Where do you get your ideas?
Last week brought flash flood warnings, but I have a twelve year old. The flash flood of emotion indoors felt more lightning sharp and dangerous than the watery version, so I decided to go for a walk.
The Woods of McLean are close to our house. I'm sure it has another name, but that's my name for it, despite being teased that it sounds like I'm going to a shopping mall.
The Woods of McLean is a twisty well-maintained path through a wooded area. It has little bridges, lots of dog-walkers and moms' with strollers. It's much like, I suppose, any other park in suburbia. It's where I run, where inspiration strikes and where sometimes I pause to marvel at the 80s era fitness test equipment scattered at regular intervals throughout the woods.
On that evening, it wasn't really my intention to visit the Woods of McLean. It's just sort of where I ended up. Because it had stopped raining, I hedged my bets and followed the path. Underneath the canopy of trees it was deserted. And dark. Not really, really dark, but dramatically lit; wooded mood lighting for Bad Things.
In those dark woods lit for bad things, I imagined a murder. Mine! A crime of opportunity committed while everyone was warm and dry in their houses, safe from the high water. Which led to imagining that high water. What if a flash flood occurred and swept me underneath one of those bridges?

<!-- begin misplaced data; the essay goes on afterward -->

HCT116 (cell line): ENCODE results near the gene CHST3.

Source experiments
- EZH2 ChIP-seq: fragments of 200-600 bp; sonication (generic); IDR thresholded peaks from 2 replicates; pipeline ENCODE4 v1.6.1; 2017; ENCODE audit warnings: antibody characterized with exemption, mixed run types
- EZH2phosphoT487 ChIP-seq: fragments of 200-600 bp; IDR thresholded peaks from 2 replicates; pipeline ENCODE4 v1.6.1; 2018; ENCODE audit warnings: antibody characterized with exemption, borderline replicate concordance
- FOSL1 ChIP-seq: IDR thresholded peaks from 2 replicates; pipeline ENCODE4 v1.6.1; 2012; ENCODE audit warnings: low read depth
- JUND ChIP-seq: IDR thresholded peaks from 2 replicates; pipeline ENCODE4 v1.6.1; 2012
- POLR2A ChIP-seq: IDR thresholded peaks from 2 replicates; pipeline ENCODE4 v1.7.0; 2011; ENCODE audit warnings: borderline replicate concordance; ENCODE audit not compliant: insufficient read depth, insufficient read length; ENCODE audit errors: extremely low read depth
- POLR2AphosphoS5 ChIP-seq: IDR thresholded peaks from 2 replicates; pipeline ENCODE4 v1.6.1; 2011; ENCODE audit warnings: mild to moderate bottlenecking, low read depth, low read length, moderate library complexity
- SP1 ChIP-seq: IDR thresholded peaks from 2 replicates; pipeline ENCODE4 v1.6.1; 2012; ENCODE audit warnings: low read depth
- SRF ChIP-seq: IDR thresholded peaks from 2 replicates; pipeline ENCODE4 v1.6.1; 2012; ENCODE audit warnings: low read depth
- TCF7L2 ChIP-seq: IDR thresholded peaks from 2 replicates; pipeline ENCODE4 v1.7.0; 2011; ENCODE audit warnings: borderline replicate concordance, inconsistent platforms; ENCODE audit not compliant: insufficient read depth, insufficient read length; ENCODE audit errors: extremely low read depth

I pictured a four year old boy in one of the houses on the edge of the woods, looking out from the picture window of his living room.
"Mommy," he would say. "I think a saw a person floating in the water."
"We've talked about you making up stories," she would respond.
"No, I saw someone. I promise!" But she would already be leading him away, to dinner, bath time and bedtime. The comfort of routine. My corpse would be found the next day. The boy would spend his life trying to understand the little moments upon which fate hinges.
A piece of fabric was hanging from a branch underneath a bridge and I wondered if it had once belonged to the murderer stalking me through the Woods of McLean. Maybe he'd been lying in wait and been swept away, suffered an ironic death dealt by the high waters of a flash flood.
I turned around quickly like something being hunted, expecting to see him crawling out of the water and screamed (yes, out loud) at the sight of a shadowy human-shaped tree trunk.
And then I came to the edge of the Woods of McLean. The canopy parted and there was a crack in the clouds that made everything look sunny and bright. I skipped home feeling lucky to have avoided my million dark fates and as I did, I realized the answer to that question so often asked of writers.
The question is not where I get my ideas. It's how will I ever do justice to them all. And maybe, also, a keen curiosity about what other people are thinking. If their minds aren't engaged in making up stories, what is it that makes them look so far away?
And of course, the more I try to answer that question, the more ideas I'll have clamoring to be written down.